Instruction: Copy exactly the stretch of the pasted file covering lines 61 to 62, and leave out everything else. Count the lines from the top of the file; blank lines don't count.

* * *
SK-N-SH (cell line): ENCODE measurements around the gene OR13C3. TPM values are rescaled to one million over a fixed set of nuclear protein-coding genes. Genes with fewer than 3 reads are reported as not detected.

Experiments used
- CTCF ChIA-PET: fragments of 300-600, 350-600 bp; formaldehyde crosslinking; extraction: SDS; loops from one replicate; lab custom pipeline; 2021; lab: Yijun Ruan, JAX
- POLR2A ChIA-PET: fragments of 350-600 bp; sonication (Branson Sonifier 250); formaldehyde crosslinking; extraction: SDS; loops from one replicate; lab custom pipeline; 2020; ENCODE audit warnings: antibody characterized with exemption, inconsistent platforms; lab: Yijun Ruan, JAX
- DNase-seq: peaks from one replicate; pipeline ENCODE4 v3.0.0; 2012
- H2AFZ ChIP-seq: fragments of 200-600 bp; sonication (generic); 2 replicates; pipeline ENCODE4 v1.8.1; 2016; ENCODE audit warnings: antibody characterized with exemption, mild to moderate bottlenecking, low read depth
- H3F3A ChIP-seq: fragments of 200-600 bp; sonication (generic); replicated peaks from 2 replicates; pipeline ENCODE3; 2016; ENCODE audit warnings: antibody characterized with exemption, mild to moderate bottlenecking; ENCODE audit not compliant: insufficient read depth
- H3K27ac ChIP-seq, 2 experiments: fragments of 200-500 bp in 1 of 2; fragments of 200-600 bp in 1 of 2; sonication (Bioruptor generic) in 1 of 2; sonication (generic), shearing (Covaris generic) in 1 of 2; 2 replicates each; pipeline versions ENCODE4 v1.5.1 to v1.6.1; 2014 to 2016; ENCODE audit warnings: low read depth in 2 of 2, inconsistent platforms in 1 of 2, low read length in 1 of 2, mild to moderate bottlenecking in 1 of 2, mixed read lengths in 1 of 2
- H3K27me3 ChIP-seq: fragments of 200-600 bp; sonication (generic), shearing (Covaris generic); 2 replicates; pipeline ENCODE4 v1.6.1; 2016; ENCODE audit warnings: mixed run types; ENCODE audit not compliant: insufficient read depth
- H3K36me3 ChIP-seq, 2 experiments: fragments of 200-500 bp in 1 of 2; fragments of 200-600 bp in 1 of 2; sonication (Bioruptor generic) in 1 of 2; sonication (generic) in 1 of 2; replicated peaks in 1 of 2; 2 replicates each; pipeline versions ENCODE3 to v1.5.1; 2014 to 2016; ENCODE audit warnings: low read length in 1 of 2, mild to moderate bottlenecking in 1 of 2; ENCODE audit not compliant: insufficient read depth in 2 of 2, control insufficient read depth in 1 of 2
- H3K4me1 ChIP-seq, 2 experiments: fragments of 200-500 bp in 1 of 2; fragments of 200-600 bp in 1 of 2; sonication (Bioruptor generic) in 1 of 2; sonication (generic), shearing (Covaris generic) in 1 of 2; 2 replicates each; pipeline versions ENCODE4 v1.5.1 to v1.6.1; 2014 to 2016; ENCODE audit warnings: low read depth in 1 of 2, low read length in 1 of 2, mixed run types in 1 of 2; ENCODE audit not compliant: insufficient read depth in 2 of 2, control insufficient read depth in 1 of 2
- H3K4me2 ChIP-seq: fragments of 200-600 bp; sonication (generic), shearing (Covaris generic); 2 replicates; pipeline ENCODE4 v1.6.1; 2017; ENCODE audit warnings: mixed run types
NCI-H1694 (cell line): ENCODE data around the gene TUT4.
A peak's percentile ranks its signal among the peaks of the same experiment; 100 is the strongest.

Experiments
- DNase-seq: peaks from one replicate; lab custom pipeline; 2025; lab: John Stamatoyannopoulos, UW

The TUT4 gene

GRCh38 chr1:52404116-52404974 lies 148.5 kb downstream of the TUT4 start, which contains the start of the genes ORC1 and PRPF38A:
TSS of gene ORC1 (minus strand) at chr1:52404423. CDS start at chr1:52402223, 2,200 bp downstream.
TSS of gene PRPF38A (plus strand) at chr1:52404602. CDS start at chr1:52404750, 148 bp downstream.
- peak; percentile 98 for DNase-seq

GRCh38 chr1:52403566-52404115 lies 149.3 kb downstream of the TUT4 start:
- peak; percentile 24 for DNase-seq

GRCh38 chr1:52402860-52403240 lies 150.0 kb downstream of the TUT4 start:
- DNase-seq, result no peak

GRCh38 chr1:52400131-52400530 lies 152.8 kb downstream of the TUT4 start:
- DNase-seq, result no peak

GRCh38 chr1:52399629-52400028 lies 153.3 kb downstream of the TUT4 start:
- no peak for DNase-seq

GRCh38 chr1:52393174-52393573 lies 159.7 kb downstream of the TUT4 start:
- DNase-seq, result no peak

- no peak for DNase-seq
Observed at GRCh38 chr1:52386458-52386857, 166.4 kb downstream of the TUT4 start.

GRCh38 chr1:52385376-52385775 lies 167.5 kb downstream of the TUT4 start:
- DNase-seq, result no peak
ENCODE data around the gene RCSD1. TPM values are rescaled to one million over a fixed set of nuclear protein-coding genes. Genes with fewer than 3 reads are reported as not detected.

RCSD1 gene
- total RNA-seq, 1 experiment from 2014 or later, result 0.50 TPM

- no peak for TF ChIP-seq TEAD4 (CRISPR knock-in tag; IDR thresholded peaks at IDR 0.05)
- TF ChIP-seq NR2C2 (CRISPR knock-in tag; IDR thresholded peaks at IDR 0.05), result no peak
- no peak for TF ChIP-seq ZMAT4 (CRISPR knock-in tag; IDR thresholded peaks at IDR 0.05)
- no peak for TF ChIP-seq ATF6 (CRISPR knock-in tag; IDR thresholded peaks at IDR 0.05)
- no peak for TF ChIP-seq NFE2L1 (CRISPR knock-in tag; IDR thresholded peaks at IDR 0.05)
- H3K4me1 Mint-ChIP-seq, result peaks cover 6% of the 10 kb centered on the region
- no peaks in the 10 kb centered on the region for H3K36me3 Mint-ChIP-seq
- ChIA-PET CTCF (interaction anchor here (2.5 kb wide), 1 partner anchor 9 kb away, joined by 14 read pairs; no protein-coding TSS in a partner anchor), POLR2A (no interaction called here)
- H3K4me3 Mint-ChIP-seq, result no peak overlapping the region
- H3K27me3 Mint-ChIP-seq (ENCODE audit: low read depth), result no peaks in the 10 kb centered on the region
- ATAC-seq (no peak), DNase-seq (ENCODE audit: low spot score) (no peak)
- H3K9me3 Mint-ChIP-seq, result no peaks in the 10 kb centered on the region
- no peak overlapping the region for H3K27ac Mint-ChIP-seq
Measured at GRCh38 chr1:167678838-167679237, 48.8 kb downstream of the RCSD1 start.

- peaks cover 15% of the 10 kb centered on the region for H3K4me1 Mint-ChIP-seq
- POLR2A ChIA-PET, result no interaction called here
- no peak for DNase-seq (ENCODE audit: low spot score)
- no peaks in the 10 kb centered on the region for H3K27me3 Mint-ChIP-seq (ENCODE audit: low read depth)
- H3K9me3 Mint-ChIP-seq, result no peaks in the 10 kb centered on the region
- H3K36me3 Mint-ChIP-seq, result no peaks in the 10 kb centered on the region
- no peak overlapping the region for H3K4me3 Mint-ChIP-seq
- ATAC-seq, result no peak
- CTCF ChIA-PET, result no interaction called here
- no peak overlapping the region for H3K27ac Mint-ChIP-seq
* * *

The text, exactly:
- CTCF ChIA-PET, result no interaction called here
- no peak overlapping the region for H3K27ac Mint-ChIP-seq